This week, Bay Area counties including Sonoma established clear benchmarks that, when met, would allow the easing of the indoor masking mandates for vaccinated residents marking a potential endpoint to the visual reminder that COVID-19 is still amongst us.
However, Mendocino County Public Health Officer Dr. Andy Coren told us that at this point it is “way too early for me to predict what will happen in the next few months–let alone to set expectations to remove masks.”
Some of the variables he said that will influence when these benchmarks will be identified include, “if our cases continue to decrease through the holiday season, [if] no variants of concern emerge and our hospitals are not stressed.”
Dr. Coren said the jurisdictions represented within the Association of Bay Area Health Officials where these benchmarks have been established are far different from Rural Association of Northern California Health Officials that represents Mendocino, Trinity, and Humboldt Counties. Two key differences between the jurisdictions that are influencing Dr. Coren’s analysis include “Our region’s vaccine rates and compliance with health orders are lower while our case rate is higher.”
We reached out to Public Health representatives in both Humboldt and Trinity County to get their thoughts on the consideration of these benchmarks to lift the indoor mask mandate
Meriah Miracle, a Public Information Officer for the Humboldt County COVID-19 Joint Information Center, could not provide a specific response to our inquiries and instead suggested the question be asked at Humboldt County’s virtual news conference next week.
Trinity County’s Public Health Branch Director Marcie Cudizol told us, “We will be meeting internally to discuss the metrics to be used beyond the case rate.” At this point, Cudziol said, Trinity County’s case rate remains high according to the CDC tracker.
Cudizol did point out a discrepancy between the CDC’s data regarding Trinity County’s case rate and the internally calculated case rate: “Our internal calculated daily case rate differs a bit from the CDC tracker which is 48/100K, this may be due to the 7 day cutoff. Our calculated daily cases sit as 43.7 per 100,000 for the 7 days 9-29 through 10-7 and constitutes a high daily case rate.”
The following are the benchmark established by the eight Bay Area counties that when met would allow the indoor masking mandates to be rescinded:
- Each participating county must be considered a “moderate” or “yellow” tier of community transmission for three weeks as designated by the Center for Disease Control and Prevention.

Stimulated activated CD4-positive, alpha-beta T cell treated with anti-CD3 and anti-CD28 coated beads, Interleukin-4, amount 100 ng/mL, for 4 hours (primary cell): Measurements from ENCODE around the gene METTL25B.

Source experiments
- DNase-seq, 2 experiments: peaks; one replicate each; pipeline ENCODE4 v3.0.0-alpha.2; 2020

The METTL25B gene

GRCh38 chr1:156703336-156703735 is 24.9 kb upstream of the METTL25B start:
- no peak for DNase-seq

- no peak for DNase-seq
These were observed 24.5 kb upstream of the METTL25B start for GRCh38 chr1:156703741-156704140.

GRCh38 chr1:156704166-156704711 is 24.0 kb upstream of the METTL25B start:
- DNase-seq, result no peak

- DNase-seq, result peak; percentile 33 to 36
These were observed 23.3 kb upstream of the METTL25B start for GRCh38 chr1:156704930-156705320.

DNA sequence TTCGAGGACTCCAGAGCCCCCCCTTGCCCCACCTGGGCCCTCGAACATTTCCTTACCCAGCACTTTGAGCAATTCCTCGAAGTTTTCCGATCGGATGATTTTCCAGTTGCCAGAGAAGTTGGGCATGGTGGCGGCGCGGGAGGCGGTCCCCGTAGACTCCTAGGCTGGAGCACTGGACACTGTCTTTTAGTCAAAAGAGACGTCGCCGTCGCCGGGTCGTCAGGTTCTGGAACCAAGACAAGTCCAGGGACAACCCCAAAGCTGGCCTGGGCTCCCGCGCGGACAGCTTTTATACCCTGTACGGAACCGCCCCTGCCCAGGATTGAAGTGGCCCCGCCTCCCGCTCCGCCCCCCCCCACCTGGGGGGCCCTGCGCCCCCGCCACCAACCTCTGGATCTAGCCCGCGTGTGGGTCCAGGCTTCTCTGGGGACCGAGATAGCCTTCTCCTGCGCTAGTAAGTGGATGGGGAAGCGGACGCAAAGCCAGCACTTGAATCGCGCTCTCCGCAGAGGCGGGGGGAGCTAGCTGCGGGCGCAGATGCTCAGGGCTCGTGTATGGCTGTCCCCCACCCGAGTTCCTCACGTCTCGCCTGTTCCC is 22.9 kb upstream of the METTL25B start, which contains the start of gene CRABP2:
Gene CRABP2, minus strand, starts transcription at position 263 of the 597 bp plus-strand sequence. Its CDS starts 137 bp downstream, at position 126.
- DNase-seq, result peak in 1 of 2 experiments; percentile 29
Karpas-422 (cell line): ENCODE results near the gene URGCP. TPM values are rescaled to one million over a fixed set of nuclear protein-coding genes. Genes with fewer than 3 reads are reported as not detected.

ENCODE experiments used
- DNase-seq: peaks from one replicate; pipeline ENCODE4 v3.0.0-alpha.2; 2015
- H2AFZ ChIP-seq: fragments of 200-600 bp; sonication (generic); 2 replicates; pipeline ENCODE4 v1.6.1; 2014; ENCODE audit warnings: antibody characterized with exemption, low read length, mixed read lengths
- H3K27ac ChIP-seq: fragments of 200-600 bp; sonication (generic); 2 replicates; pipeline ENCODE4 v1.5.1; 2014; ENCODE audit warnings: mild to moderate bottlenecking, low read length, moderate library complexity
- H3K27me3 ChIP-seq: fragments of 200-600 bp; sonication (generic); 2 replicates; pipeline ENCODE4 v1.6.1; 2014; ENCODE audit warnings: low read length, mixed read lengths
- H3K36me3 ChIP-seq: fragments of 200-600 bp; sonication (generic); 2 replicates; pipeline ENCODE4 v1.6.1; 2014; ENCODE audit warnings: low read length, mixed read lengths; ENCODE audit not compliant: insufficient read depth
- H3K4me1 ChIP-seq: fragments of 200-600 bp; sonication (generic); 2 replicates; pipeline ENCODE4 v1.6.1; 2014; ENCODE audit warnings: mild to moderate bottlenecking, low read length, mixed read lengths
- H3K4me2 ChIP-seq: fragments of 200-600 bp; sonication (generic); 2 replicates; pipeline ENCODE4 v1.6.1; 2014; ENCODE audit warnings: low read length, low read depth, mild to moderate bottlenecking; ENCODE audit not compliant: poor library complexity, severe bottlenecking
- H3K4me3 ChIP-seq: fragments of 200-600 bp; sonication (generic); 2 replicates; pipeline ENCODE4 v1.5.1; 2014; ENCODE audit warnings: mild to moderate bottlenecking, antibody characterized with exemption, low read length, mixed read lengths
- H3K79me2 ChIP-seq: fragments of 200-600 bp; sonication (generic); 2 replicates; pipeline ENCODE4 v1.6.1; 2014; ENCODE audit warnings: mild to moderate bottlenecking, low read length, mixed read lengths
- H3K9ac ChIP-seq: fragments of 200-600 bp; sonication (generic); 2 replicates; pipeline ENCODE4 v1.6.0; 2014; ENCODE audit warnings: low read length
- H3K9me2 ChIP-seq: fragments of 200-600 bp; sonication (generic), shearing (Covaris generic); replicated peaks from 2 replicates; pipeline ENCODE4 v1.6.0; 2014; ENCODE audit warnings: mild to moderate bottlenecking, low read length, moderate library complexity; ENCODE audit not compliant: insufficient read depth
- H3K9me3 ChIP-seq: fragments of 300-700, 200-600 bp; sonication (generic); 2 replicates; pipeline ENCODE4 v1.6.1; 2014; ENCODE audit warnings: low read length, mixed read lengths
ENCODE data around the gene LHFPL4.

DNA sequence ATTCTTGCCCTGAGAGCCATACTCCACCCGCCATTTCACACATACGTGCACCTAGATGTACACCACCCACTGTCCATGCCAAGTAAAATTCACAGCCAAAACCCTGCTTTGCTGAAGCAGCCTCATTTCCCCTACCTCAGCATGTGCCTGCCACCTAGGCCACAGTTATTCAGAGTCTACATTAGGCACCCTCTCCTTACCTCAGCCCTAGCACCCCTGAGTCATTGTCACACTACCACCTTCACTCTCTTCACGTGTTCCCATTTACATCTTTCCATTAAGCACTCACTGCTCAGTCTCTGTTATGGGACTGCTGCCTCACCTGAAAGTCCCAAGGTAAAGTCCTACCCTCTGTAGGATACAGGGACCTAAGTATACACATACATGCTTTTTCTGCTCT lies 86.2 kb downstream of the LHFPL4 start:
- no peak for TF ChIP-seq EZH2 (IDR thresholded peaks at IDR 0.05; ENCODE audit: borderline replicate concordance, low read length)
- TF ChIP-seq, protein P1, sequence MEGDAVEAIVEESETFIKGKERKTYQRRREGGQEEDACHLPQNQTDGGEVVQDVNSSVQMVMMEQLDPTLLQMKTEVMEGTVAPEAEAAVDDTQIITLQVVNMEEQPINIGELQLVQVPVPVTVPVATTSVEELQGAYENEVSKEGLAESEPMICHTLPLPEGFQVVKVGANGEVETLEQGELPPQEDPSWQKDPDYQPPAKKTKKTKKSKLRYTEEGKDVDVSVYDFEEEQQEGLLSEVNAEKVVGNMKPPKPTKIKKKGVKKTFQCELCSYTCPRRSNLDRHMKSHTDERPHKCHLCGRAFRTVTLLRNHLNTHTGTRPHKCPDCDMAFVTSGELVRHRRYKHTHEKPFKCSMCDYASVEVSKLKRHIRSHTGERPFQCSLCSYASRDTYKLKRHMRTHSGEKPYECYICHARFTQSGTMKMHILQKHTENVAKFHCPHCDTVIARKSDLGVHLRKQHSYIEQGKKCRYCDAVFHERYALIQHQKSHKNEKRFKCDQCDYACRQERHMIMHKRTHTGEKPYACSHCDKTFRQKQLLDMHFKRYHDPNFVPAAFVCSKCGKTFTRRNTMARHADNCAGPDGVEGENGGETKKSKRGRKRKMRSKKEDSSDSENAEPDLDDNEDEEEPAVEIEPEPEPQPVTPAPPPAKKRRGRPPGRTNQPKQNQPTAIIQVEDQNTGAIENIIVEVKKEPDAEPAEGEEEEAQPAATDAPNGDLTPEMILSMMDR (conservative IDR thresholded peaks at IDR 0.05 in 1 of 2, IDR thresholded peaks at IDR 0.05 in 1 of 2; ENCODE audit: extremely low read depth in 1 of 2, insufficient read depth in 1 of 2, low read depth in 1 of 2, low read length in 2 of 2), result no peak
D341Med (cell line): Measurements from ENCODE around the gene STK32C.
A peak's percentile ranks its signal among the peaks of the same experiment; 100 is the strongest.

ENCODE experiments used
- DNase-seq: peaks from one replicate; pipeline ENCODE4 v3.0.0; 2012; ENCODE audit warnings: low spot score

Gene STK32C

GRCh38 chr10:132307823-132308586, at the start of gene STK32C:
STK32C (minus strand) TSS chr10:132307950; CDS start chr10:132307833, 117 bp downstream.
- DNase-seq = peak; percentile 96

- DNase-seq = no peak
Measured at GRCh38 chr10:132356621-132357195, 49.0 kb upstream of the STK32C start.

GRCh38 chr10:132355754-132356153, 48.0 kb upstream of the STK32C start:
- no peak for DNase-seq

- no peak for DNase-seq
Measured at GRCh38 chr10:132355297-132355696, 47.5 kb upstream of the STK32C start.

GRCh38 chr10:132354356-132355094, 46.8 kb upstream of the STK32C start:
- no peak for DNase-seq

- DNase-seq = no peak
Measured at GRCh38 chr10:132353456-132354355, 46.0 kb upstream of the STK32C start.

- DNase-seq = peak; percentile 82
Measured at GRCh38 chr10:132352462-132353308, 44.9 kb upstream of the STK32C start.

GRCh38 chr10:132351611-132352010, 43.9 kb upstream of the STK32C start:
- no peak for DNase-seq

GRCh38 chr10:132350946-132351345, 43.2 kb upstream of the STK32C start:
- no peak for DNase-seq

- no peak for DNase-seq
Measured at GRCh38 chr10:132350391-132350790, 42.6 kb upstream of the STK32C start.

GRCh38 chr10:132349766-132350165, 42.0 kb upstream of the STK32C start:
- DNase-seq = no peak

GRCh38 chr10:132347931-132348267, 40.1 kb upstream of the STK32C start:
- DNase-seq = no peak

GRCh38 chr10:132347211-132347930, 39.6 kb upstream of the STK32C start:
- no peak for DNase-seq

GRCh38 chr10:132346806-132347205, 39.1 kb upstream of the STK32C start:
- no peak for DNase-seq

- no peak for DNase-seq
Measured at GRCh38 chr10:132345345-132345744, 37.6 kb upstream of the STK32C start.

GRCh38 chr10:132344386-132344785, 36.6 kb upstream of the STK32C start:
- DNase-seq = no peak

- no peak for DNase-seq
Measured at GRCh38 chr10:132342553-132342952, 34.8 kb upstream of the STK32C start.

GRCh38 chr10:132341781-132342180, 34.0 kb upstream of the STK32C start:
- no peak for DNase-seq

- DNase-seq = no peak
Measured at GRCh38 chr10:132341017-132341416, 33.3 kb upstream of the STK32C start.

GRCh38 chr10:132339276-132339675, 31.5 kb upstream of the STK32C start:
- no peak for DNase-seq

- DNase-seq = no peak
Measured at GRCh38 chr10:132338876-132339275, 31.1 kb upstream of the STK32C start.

- This tier status is informed by a county’s case rates and positive test rates. The “yellow” tier case rate ranges from 10-49.99 per 100,000 people in the past seven days and a positive test rate from 5%-7.99%.
- One of the most unclear benchmarks states a health jurisdiction’s hospitalization rate must remain low, which is determined by the local health department.
- The last benchmark that must be met is 80% of the county’s total population must be fully vaccinated.
- If that metric is not met, the mandate can be lifted eight weeks after children ages 5-11 are authorized to be inoculated with the COVID-19 vaccine.
If Mendocino County were to adopt similar benchmarks as described above, the indoor masking mandate would remain in place. The CDC still characterizes Mendocino County as having a “high” or “red” tier community transmission. Mendocino County’s positive test rate stands at 6.85% and 67.9% of the eligible population has been vaccinated, as per CDC data.
Humboldt County, as per CDC data is also considered an area of “high” or “red” tier community transmission with a 6.28% positivity rate and 65.1% of the eligible population vaccinated. Another point of the Emerald Triangle would remain masked indoors as per the current status of COVID-19 in the community.
Finally, Trinty County’s community transmission is also considered “high” or “red” tier. Interestingly enough, the CDC entry on Trinity County does not have the positivity rate nor the percentage of the eligible population fully vaccinated. That being said, the red tier designation would stop Trinity County from rescinding the indoor masking mandate as well.
While the rural north awaits the right conditions to begin the conversation of rescinding the indoor masking mandate, Dr. Coren said, “[V]accines and masking are the most accessible, safest, least expensive way to protect ourselves and others in this pandemic.”